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Big Rock the big winner as Alberta adjusts tax structure for craft breweries

Big Rock the big winner as Alberta adjusts tax structure for craft breweries
Business
As of Sept. 13, Alberta will extend the reduced beer markup that is currently charged to small craft brewers producing less than 50,000 hectolitres to include producers who brew up to 400,000 hectolitres. The reduced rate will be offered on a sliding scale — meaning depending on its size, a brewery could pay anywhere between 10 to 80 cents per litre. After a brewery exceeds the 400,000 hectolitre mark, a flat markup rate of $1.25 per litre will apply.

The move was praised by Big Rock, which — with sales volumes of just over 200,000 hectolitres in 2018 — is too large to benefit from the current tax structure. In May, Big Rock blamed the existing rules, as well as the NDP government’s decision to eliminate a grant program for Alberta-based small brewers in light of ongoing trade and legal challenges, for some of its current financial struggles. The company posted a $1.7-million loss in the first quarter of 2019 (compared to a $387,000 loss during the same period in 2018) and said its resulting cost-cutting measures will include an undisclosed number of workforce reductions.

On Wednesday, Big Rock said the UCP government’s decision to expand the parameters of the graduated markup program will reduce the rate the company pays to $0.64 per litre from $1.25 per litre.

“The Corporation believes the new framework supports sustainable growth of Alberta businesses and the Alberta economy and provides Big Rock’s management the ability to evaluate growth within a predictable regulatory environment,” Big Rock said in a news release.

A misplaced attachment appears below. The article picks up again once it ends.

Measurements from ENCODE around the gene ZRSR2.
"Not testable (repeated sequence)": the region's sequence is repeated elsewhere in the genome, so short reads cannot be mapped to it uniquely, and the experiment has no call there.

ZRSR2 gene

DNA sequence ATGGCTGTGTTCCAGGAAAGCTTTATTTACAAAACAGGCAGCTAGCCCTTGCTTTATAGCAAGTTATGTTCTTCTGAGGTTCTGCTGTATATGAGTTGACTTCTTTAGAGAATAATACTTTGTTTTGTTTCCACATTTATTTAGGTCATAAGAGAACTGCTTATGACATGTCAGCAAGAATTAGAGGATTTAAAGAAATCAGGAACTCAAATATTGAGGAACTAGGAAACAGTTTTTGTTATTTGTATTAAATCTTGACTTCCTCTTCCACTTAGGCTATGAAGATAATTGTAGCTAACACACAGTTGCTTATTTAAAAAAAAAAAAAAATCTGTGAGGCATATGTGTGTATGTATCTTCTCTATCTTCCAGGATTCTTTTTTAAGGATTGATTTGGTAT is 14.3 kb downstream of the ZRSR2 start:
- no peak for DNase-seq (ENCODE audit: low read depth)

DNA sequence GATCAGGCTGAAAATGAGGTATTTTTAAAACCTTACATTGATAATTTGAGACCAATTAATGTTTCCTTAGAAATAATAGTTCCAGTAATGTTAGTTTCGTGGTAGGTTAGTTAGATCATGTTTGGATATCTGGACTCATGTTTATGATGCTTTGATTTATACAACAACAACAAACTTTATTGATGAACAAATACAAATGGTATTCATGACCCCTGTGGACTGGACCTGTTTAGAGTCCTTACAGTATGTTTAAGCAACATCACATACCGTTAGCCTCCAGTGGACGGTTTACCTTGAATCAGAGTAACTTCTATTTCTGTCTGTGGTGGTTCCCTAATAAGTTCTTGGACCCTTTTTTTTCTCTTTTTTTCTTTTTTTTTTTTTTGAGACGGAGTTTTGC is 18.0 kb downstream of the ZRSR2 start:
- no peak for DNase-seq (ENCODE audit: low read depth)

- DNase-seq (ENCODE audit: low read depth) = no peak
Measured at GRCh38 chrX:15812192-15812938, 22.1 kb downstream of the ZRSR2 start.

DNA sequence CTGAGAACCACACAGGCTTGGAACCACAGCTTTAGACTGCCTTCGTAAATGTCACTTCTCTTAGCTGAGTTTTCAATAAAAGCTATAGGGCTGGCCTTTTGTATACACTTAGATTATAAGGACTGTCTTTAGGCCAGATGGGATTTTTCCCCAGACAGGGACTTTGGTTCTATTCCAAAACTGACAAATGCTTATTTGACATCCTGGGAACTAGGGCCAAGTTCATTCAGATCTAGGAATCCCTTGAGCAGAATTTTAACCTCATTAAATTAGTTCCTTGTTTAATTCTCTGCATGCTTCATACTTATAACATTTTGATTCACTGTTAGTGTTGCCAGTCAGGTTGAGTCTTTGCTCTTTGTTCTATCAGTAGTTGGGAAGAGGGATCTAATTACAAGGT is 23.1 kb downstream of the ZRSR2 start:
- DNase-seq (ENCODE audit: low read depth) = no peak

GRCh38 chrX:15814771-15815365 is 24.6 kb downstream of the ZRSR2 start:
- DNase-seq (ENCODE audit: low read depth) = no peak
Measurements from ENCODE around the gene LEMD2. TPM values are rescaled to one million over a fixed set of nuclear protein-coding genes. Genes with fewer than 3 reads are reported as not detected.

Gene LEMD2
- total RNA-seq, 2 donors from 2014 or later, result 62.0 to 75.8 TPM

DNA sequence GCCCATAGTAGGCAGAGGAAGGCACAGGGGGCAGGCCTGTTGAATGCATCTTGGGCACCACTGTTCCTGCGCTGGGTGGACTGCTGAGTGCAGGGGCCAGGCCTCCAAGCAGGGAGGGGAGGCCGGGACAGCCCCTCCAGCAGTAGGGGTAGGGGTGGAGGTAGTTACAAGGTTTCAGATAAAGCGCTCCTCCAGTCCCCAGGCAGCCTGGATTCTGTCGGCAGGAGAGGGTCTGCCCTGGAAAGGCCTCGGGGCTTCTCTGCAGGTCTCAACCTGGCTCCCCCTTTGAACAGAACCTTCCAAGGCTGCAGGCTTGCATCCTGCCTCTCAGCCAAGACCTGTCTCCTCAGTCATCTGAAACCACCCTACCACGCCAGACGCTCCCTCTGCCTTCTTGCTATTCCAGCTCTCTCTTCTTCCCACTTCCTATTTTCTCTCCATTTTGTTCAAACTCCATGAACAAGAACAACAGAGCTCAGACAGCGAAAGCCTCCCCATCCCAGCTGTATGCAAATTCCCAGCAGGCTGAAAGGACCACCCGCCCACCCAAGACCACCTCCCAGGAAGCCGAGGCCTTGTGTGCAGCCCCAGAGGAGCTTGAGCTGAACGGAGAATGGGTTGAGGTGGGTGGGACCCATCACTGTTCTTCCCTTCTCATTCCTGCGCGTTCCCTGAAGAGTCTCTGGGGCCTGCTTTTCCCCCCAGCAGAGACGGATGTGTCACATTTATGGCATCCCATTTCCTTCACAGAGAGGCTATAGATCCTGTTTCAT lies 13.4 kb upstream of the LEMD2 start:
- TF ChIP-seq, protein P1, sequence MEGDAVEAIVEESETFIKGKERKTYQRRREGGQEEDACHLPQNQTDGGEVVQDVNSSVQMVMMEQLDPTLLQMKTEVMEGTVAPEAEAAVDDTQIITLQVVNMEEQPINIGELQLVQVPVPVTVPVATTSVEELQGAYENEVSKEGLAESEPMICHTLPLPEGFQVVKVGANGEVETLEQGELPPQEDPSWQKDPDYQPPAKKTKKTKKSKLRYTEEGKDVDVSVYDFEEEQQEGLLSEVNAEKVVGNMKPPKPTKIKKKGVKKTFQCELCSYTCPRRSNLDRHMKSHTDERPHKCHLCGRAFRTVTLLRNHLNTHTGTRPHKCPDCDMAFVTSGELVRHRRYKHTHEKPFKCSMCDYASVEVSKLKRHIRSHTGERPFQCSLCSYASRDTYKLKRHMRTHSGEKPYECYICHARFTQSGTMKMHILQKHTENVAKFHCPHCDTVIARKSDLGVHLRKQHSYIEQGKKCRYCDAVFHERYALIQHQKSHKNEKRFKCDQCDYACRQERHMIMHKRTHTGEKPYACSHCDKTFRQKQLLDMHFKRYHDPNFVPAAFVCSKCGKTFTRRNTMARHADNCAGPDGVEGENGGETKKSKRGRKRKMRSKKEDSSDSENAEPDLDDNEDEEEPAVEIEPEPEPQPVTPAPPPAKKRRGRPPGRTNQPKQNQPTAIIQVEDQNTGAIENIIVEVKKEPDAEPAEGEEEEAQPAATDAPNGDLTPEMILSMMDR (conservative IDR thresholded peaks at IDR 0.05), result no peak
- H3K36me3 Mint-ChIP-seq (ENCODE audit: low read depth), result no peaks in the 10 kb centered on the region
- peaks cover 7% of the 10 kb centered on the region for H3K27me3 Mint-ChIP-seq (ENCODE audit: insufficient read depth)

Big Rock is currently the only brewer in the province that is of a size to benefit from the rule changes, said Mike McNeil, executive director of the Alberta Small Brewers Association. However, he said the government made the right decision as taxing Big Rock at the same rate as major multinationals like Molson Coors was clearly unfair.

“This is totally a positive,” McNeil said.

Alberta’s beer markup system has undergone many changes in recent years. Under former premier Rachel Notley, the NDP government began in 2015 to try to stimulate the growth of the local craft beer sector by hiking the markup on all beers made by producers outside of Alberta, Saskatchewan and British Columbia. But after facing complaints that the changes were a barrier to interprovincial trade, Alberta altered the rules again in 2017 by implementing a flat markup rate of $1.25 per litre on all beer, regardless of where it is produced. A grant program was introduced for small local brewers that essentially offset the higher markup, but that was met by trade and legal challenges and ultimately eliminated.

McNeil said in addition to wanting regulatory certainty, Alberta brewers want to see the government make progress on the interprovincial trade issue. While Alberta has an open market system of privatized liquor stores, other provinces reserve preferential shelf space at government-run liquor stores for their own home-based brewers — making it difficult for Alberta brewers to break into new markets.

The Notley government initiated a trade challenge last year against Ontario over the issue, and consultations between the two provinces are ongoing, said Jerrica Goodwin, spokeswoman for UCP Finance Minister Travis Toews.

“We continue to work towards a positive outcome that will provide Alberta liquor manufacturers with improved access to the Ontario liquor market and we are hopeful we will find a mutually agreeable resolution,” Goodwin said in an email.
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